The effects of temperature and humidity on the sensitometric characteristics of the photographic emulsion (Eastman Kodak SO-1213 and Plus-X Aerecon aerial film)
Hood, James D
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The high speed of present day and future reconnaissance vehicles brings to the fore the problem of the effect of heat on the components of the reconnaissance system. This thesis presents an investigation of the effect of heat upon the photographic emulsion, considered by some the weakest link in the reconnaissance system in this regard. In addition, the effect of humidity on the photographic emulsion is studied. In order to provide a suitable system for carrying out the experimental work, a thermosensitometric test unit was designed and built. This test unit, coupled with a controlled heat electric oven, made it possible to heat emulsions for any duration of time at elevated temperatures and expose them at specified time intervals on the Eastman IB Sensitometer. The combination of this test unit and the Eastman IB Sensitometer made it possible to make careful determinations of sensitometric properties, in particular, gamma and speed. Two emulsions, Plus-X Aerecon and Eastman SO-1213, were tested at temperatures up to 240° F. at very low humidity levels. Solutions of sulfuric acid were used for humidity control with temperatures up to 150° F. The results of this experiment showed that the speed of Plus-X Aerecon decreases almost linearly with increasing temperature. An increase in humidity caused a greater decrease in speed. On the other hand, SO-1213 showed an increase in speed with higher temperatures and also a slight increase in speed with greater humidities. The use of sulfuric acid solutions for humidity control in open receptacles within the test unit may have been responsible for some questionable results. Other means for humidity control need to be considered. In summation, equipment and techniques are described by means of which the reaction of two aerial photographic emulsions to the heat environment of a reconnaissance system may be predicted.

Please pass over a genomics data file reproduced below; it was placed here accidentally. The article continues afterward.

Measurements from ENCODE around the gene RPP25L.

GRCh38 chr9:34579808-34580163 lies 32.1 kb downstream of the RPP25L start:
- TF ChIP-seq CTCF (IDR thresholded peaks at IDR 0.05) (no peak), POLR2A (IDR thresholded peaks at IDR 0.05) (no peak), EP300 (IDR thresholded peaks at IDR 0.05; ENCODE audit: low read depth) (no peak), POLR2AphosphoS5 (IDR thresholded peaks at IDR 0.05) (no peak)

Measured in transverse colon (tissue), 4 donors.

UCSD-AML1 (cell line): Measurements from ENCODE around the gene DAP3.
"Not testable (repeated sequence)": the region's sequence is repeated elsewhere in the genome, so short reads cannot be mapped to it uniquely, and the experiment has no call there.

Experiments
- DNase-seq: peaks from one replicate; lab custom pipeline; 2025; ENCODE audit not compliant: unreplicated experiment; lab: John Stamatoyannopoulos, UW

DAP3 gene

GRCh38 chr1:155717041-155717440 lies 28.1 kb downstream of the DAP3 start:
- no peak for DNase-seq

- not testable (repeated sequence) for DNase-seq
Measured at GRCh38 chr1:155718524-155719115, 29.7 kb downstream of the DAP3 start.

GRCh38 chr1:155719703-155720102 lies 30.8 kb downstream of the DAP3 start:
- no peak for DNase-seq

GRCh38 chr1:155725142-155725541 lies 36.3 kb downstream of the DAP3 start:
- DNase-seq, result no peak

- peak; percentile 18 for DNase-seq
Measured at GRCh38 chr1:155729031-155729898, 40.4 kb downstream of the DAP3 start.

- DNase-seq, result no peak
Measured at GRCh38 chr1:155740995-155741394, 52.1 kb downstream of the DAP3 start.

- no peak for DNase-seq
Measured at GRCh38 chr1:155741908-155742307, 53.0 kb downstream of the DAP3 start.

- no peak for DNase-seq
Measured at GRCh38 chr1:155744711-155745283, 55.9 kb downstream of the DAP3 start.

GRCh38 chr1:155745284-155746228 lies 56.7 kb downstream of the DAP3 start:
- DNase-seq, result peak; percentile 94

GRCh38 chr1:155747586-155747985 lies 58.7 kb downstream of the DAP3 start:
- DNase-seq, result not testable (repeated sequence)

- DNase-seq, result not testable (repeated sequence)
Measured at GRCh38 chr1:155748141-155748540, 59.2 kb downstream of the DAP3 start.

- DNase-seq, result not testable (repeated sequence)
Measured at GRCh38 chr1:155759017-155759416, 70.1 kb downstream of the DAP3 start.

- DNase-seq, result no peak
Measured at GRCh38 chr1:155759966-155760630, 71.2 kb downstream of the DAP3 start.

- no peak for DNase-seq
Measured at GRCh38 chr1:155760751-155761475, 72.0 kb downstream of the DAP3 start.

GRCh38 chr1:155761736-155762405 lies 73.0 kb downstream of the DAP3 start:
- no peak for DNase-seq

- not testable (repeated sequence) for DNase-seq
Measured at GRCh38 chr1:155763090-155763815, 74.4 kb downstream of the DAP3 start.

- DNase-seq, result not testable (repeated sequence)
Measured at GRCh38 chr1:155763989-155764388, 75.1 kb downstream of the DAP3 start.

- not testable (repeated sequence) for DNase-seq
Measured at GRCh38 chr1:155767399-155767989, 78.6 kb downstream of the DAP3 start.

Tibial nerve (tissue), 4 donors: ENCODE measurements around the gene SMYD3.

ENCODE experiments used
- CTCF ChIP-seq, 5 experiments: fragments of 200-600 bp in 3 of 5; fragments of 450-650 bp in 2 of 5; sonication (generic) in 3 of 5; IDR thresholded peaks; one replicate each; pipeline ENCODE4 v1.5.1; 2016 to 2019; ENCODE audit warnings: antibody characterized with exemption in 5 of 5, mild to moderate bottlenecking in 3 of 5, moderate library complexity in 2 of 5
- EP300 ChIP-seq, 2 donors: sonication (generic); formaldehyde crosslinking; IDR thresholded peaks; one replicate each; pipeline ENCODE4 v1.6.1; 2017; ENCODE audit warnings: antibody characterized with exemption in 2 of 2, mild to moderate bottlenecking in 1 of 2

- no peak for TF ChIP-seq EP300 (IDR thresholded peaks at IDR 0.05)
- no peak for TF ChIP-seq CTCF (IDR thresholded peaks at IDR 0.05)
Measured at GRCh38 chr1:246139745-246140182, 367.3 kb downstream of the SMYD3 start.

Thesis (M.A.)--Boston University